Programme Director Jayne Richards and Mary Lynch the Administration Manger a HUGE thank you to them. I really couldn't have done it without them.

Programme Director Jayne Richards and Mary Lynch the Administration Manger, a HUGE thank you to them. I really couldn’t have done it without them.

The course encouraged me to go and do all sorts of things such as, a trip to Dublin to see Brian Friel’s Translations  (and falling in love with that play and city). Getting up on stage and acting myself, becoming a theatre producer and spending a placement with Cameron Mackintosh Ltd. They’re the experiences that come immediately to mind.

There are 3 specific areas I’ll always be thankful to the course for:

  • My Theatre of the Absurd module literally changed my life – it’s not hyperbole, it’s true. The plays and philosophy I read for that module, just “clicked” with me. I found a philosophical outlook on life that made sense of this crazy universe to me. Devouring the works of Sartre, Ionesco, Beckett and especially Albert Camus has been life changing. A huge thanks to Dr Harry Derbyshire who taught this module deserves a special mention he was an amazing tutor, teaching my first and penultimate modules. Thanks Harry!
  • Encouraging my critical skills. I never imagined I’d become a theatre critic when I started the course. Eight years later here I am, critiquing away. It’s also led me to be invited to officially critique productions and be asked along by others to act as a dramaturg giving input and advice on numerous productions. Thanks to tutor David Chadderton for his Theatre Criticism module and helping me to think in a much more focused way about my theatre critic vocation.
  • Opening my eyes to such a huge variety of playwrights. It is their work that has been what has kept me going on these 8 years. Now I’ll be honest I’ve read a lot of tosh(that’s an academic term!)  also over the last 8 years on this course,  However these plays are special to me:

The Browning Version by Terence Rattigan – I remember reading this for a module and sobbing tears at the end of reading it. I dried my eyes and read it again immediately. My love and admiration for all things Rattigan is due to this course.

Oleanna by David Mamet – I read this very early on in the course and the confusing emotions and feelings it aroused suddenly made me realise the power that theatre has. Mamet’s wider writings on theatre have also been inspirational to me.

Blue/Orange by Joe Penhall – This caught me totally by surprise,  a tight, thought-provoking and dramatic piece. Seeing someone address mental health in such a clever way, blew me away.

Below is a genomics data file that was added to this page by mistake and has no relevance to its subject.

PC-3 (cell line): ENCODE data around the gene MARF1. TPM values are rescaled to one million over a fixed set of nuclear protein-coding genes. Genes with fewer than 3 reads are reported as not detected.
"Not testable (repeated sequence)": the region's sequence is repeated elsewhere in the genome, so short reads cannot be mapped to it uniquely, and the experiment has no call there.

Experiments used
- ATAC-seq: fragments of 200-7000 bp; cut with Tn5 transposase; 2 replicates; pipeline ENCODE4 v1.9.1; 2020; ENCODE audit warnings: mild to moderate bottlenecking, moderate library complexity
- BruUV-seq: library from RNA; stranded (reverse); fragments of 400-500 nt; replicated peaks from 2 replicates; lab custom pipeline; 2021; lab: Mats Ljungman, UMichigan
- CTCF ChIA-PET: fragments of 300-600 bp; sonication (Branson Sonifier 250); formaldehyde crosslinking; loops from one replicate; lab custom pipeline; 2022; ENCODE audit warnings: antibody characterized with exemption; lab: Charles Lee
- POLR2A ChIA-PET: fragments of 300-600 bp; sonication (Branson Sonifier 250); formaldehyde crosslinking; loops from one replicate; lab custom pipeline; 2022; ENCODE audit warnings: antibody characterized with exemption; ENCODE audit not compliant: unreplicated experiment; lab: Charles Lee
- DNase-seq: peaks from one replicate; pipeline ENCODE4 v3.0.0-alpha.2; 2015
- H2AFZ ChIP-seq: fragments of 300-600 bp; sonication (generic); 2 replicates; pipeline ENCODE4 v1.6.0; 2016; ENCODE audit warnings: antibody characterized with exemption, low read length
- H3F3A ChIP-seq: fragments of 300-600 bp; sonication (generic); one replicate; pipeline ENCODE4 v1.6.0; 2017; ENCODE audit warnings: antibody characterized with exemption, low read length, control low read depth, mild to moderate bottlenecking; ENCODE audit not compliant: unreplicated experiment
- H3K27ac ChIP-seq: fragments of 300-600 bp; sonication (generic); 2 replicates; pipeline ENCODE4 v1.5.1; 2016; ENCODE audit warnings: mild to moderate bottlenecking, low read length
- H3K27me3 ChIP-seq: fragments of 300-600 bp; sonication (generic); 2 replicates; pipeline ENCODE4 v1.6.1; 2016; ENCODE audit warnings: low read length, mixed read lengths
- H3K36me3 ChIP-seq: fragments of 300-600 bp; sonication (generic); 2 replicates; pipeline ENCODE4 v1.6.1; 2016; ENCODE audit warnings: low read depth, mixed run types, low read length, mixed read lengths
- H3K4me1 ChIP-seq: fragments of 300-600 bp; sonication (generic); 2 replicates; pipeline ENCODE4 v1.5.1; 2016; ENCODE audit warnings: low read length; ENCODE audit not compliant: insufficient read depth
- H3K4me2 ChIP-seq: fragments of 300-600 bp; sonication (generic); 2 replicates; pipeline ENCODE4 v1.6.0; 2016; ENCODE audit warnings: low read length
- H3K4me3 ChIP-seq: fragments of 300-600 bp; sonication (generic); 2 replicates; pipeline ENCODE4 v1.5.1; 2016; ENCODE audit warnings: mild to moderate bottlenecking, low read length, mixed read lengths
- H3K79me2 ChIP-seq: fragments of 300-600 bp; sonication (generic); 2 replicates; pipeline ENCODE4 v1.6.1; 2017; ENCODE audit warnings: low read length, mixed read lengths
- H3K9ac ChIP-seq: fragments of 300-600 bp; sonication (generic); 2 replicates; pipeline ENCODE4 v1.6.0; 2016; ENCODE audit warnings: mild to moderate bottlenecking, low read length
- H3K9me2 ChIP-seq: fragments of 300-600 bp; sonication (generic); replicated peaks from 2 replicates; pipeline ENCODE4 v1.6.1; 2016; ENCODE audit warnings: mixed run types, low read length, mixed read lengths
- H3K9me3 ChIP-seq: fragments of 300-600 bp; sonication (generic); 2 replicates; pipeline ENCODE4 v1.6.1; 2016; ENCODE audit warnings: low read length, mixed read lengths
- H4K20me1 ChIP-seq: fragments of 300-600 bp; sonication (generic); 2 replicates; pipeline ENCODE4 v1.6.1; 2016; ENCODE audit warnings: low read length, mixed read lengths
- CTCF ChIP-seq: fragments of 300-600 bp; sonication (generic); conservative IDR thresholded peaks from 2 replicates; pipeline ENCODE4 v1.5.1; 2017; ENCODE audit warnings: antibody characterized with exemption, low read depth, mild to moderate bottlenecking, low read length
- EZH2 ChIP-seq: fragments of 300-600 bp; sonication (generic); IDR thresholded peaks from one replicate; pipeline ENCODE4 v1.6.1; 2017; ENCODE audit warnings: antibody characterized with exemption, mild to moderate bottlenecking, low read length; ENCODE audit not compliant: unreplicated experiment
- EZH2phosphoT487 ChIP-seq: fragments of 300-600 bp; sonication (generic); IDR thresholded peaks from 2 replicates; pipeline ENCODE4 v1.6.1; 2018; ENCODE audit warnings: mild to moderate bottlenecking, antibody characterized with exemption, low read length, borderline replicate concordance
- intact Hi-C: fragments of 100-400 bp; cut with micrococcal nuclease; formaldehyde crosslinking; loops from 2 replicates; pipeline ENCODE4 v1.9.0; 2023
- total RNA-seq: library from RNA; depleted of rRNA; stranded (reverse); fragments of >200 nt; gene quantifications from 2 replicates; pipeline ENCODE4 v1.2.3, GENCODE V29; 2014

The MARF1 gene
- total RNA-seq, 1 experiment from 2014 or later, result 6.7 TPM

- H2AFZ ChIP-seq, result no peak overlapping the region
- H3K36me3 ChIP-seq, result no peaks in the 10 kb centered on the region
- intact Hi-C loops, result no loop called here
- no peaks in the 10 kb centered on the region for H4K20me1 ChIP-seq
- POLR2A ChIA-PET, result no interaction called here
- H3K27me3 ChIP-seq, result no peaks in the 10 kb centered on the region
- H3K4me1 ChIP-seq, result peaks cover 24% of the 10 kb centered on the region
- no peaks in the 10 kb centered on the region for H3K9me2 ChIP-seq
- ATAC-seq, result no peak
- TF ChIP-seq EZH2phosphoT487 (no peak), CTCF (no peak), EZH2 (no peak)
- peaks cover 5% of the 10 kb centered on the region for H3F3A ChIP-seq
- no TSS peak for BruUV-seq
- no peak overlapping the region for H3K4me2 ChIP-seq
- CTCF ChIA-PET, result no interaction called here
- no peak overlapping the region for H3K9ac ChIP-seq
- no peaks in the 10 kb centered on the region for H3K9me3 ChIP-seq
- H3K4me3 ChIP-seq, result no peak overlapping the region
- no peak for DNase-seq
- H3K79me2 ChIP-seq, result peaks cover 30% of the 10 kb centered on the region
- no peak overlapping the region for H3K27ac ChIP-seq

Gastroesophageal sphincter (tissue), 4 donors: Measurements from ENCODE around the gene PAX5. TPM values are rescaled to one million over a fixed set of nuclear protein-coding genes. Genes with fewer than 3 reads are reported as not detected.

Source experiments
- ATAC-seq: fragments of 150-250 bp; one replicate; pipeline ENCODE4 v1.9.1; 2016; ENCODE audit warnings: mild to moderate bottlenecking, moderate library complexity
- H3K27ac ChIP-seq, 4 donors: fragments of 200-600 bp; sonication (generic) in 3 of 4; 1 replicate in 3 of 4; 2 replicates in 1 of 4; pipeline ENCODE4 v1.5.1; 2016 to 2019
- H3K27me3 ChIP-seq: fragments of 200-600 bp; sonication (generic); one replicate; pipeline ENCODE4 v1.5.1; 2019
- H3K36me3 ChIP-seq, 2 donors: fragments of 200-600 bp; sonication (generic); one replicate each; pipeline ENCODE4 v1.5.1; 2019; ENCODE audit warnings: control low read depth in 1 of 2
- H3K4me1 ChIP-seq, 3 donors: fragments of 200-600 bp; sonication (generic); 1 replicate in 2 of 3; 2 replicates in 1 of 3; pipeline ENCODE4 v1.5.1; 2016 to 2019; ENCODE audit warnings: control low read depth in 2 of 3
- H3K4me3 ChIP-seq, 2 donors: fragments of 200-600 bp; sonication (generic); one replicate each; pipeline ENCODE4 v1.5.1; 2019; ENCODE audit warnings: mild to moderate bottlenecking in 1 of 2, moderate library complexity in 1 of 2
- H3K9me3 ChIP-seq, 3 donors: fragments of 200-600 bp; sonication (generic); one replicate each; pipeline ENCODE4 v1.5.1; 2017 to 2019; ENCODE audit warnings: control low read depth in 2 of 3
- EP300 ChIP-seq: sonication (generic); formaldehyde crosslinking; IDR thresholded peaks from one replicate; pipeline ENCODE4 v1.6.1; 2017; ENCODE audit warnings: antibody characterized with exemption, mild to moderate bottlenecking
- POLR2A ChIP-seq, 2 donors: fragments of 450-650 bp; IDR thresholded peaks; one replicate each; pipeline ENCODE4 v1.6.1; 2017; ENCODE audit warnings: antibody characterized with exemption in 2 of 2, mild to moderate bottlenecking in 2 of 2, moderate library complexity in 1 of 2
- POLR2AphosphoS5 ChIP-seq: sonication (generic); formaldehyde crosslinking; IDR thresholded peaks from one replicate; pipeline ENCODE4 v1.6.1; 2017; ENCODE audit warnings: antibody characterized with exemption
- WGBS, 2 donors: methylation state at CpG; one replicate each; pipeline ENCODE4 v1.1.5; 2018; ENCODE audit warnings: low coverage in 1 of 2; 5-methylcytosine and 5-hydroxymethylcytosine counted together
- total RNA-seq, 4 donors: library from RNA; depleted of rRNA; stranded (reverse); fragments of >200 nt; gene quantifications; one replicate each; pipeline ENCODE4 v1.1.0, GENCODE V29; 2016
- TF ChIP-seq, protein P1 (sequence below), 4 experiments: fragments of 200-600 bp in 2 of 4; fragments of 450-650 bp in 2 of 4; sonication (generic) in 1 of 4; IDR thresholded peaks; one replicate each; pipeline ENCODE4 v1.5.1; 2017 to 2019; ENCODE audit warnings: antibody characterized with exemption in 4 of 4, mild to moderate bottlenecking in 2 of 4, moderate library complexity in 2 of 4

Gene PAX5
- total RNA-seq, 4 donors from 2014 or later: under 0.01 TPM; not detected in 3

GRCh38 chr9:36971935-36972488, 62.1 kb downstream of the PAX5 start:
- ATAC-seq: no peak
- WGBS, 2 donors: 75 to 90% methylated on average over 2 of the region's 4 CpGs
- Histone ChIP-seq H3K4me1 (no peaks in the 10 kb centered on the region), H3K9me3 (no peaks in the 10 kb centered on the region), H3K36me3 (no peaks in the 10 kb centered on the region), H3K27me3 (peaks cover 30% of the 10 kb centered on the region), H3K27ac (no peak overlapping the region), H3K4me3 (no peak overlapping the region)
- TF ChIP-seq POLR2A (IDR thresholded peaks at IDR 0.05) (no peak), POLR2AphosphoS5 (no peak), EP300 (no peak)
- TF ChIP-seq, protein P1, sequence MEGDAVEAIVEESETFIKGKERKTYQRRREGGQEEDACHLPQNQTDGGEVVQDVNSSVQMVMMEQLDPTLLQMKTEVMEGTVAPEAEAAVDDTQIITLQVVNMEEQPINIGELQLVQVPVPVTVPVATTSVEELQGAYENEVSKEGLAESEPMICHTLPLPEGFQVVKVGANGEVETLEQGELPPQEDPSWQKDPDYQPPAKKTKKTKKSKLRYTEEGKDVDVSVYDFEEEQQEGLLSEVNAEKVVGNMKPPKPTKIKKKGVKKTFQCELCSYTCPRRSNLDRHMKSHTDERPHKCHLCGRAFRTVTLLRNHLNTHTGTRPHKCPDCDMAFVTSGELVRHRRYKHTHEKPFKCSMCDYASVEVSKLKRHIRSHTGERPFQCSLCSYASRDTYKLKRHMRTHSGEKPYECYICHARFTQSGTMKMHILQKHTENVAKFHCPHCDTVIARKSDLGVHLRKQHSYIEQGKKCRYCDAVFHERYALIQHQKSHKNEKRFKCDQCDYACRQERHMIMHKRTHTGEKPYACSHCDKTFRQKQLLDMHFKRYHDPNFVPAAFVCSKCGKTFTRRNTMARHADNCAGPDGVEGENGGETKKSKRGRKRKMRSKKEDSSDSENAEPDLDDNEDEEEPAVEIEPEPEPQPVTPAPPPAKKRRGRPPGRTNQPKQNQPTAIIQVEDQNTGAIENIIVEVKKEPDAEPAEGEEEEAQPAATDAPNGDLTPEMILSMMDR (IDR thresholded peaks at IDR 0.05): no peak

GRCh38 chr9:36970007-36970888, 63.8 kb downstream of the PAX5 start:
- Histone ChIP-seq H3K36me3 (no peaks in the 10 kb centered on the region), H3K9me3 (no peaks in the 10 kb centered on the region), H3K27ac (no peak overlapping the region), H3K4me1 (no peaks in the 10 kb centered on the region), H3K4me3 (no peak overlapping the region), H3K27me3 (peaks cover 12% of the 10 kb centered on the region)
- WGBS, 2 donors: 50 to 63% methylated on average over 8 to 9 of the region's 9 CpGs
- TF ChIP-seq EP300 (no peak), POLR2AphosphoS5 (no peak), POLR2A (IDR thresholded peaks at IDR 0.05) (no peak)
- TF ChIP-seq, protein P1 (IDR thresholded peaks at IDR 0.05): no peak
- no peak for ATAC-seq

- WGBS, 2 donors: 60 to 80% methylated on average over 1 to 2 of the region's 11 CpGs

Translations by Brian Friel – I owe my love of Irish playwriting to this play (and the Irish Playwriting module). As I said earlier, I took a trip to Dublin to see a revival of this piece as I was so keen to see it rather than just read it. That’s currently the furthest I’ve travelled   just to see a play. A testament to the power of it.

  • The work of director Augusto Boal also radically changed my outlook on life/theatre. Specifically for me, it has led to my active support of Cardboard Citizens. This has been an enriching experience for me and I’m blown away by the help and support they give those who are experiencing or have experienced homelessness.

So I’m sad to be at the end. It really has been a hell of a ride, but I’m grateful for it in so many ways.

President of Rose Bruford College Sir Richard Eyre quoted Sir Tom Stoppard in his address to us, it is a fitting end to this chapter in my life.

 “Knowledge is good. It does not have to look good or even sound good or even do good. It is good just by being knowledge. And the only thing that makes it knowledge is that it is true. You can’t have too much of it and there is no little too little to be worth having.


The Audience, Boeing Boeing and The Graduate


Well it’s been a nice summer break for me and I hope it has for my readers too?

I’ve had a total break from going the theatre, which I must say has been good, as it’s given me a longing to see some new productions.

This coming week sees me off to a private screening of The Audience which I’m excited about as I missed seeing that when it was on at the West End (and I wasn’t too keen on paying £126 for a ticket either).

Then on Saturday I’m off to see Boeing Boeing at my local theatre. This is one of my favourite plays. I’m actively involved at the Miller Centre Theatre and so sat in on the Technical Rehearsal this afternoon and I can’t wait to see it with a live audience.

Finally the biggest part of this week for me is I graduate from Rose Bruford College of Theatre and Performance with my BA in Theatre Studies this Friday!! This has taken me 8 years (as I’ve done it via distance learning)  but has been the best decision I ever made. This blog is itself an extension of those studies. I also think a graduation of entirely theatrical folk will be rather special. Full details and the obligatory picture of me in my gown and mortar board will follow as will my regular reviews and musings on all things theatrical.